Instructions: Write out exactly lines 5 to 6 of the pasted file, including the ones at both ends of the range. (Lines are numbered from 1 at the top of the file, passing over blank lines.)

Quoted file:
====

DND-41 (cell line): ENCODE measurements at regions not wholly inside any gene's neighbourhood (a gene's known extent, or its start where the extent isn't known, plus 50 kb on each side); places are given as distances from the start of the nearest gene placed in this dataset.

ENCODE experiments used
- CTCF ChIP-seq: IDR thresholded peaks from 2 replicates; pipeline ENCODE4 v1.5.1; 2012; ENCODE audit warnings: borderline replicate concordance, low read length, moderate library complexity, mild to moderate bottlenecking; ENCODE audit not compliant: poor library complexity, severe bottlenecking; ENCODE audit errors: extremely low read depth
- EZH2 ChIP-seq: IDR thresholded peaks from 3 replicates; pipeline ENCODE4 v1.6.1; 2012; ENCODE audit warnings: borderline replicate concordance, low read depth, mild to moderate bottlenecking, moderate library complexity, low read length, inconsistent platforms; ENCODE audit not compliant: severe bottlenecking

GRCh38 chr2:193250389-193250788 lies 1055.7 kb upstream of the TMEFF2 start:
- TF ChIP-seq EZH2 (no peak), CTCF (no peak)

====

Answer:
GRCh38 chr2:193250389-193250788 lies 1055.7 kb upstream of the TMEFF2 start:
- TF ChIP-seq EZH2 (no peak), CTCF (no peak)